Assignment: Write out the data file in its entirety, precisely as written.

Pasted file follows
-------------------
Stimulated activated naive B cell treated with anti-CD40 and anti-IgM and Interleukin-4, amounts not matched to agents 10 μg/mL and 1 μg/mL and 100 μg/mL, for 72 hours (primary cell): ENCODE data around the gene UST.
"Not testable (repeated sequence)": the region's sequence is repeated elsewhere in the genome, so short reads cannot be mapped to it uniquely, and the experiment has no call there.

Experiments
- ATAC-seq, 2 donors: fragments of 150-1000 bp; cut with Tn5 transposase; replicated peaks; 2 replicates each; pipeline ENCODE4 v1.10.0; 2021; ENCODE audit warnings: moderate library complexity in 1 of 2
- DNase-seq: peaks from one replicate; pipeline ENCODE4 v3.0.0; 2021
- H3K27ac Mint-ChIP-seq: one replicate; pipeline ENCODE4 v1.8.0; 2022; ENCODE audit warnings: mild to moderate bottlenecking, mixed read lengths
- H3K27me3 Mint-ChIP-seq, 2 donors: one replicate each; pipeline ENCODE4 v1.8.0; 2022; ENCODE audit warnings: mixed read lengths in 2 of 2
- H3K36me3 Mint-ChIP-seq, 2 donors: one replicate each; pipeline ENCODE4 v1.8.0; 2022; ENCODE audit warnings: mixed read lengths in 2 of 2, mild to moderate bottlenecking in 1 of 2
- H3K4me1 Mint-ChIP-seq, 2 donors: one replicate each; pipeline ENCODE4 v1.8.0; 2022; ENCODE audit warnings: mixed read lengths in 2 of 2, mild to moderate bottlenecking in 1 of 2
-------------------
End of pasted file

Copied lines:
Stimulated activated naive B cell treated with anti-CD40 and anti-IgM and Interleukin-4, amounts not matched to agents 10 μg/mL and 1 μg/mL and 100 μg/mL, for 72 hours (primary cell): ENCODE data around the gene UST.
"Not testable (repeated sequence)": the region's sequence is repeated elsewhere in the genome, so short reads cannot be mapped to it uniquely, and the experiment has no call there.

Experiments
- ATAC-seq, 2 donors: fragments of 150-1000 bp; cut with Tn5 transposase; replicated peaks; 2 replicates each; pipeline ENCODE4 v1.10.0; 2021; ENCODE audit warnings: moderate library complexity in 1 of 2
- DNase-seq: peaks from one replicate; pipeline ENCODE4 v3.0.0; 2021
- H3K27ac Mint-ChIP-seq: one replicate; pipeline ENCODE4 v1.8.0; 2022; ENCODE audit warnings: mild to moderate bottlenecking, mixed read lengths
- H3K27me3 Mint-ChIP-seq, 2 donors: one replicate each; pipeline ENCODE4 v1.8.0; 2022; ENCODE audit warnings: mixed read lengths in 2 of 2
- H3K36me3 Mint-ChIP-seq, 2 donors: one replicate each; pipeline ENCODE4 v1.8.0; 2022; ENCODE audit warnings: mixed read lengths in 2 of 2, mild to moderate bottlenecking in 1 of 2
- H3K4me1 Mint-ChIP-seq, 2 donors: one replicate each; pipeline ENCODE4 v1.8.0; 2022; ENCODE audit warnings: mixed read lengths in 2 of 2, mild to moderate bottlenecking in 1 of 2